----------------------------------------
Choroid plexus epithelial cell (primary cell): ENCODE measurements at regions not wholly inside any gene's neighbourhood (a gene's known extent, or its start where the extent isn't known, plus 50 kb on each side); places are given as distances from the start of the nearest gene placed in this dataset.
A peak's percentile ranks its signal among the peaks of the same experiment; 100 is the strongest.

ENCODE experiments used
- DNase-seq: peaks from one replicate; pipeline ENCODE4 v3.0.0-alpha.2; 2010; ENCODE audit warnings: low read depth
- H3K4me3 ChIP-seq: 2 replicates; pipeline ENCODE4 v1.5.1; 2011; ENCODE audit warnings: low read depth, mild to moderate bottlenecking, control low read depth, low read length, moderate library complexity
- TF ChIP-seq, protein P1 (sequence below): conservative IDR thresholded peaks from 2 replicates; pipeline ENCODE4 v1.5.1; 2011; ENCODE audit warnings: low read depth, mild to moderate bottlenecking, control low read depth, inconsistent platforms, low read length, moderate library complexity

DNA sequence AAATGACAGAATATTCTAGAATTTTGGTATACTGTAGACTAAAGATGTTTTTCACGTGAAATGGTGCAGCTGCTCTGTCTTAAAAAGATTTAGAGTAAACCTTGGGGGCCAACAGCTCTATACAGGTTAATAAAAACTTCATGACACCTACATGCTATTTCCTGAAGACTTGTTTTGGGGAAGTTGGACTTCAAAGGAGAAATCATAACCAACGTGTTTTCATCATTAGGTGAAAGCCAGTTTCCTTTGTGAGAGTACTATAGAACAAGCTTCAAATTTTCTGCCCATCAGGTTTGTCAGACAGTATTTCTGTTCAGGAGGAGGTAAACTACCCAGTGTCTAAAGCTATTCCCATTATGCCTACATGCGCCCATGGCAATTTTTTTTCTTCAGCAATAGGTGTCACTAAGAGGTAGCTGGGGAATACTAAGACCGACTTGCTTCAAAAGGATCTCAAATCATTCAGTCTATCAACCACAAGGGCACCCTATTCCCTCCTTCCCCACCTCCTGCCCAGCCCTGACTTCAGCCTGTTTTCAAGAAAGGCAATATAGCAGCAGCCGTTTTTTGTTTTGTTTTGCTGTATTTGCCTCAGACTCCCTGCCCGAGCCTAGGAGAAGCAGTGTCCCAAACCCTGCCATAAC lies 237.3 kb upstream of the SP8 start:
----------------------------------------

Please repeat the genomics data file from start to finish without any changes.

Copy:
Choroid plexus epithelial cell (primary cell): ENCODE measurements at regions not wholly inside any gene's neighbourhood (a gene's known extent, or its start where the extent isn't known, plus 50 kb on each side); places are given as distances from the start of the nearest gene placed in this dataset.
A peak's percentile ranks its signal among the peaks of the same experiment; 100 is the strongest.

ENCODE experiments used
- DNase-seq: peaks from one replicate; pipeline ENCODE4 v3.0.0-alpha.2; 2010; ENCODE audit warnings: low read depth
- H3K4me3 ChIP-seq: 2 replicates; pipeline ENCODE4 v1.5.1; 2011; ENCODE audit warnings: low read depth, mild to moderate bottlenecking, control low read depth, low read length, moderate library complexity
- TF ChIP-seq, protein P1 (sequence below): conservative IDR thresholded peaks from 2 replicates; pipeline ENCODE4 v1.5.1; 2011; ENCODE audit warnings: low read depth, mild to moderate bottlenecking, control low read depth, inconsistent platforms, low read length, moderate library complexity

DNA sequence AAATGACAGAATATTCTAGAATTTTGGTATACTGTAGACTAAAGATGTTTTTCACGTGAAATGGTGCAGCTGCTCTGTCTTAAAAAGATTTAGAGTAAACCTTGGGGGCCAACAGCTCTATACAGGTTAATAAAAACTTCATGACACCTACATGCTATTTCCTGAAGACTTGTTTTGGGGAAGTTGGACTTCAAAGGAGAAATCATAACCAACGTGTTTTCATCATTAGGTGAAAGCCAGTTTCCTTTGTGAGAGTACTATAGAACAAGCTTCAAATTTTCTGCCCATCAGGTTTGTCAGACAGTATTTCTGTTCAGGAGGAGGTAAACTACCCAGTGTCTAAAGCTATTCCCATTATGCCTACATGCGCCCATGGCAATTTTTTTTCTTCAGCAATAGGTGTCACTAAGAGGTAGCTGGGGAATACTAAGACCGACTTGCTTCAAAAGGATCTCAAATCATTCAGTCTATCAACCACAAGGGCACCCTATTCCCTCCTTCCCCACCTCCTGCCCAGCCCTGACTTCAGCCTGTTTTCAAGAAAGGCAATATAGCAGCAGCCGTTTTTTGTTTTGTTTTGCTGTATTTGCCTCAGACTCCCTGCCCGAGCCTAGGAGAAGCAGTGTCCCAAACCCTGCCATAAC lies 237.3 kb upstream of the SP8 start: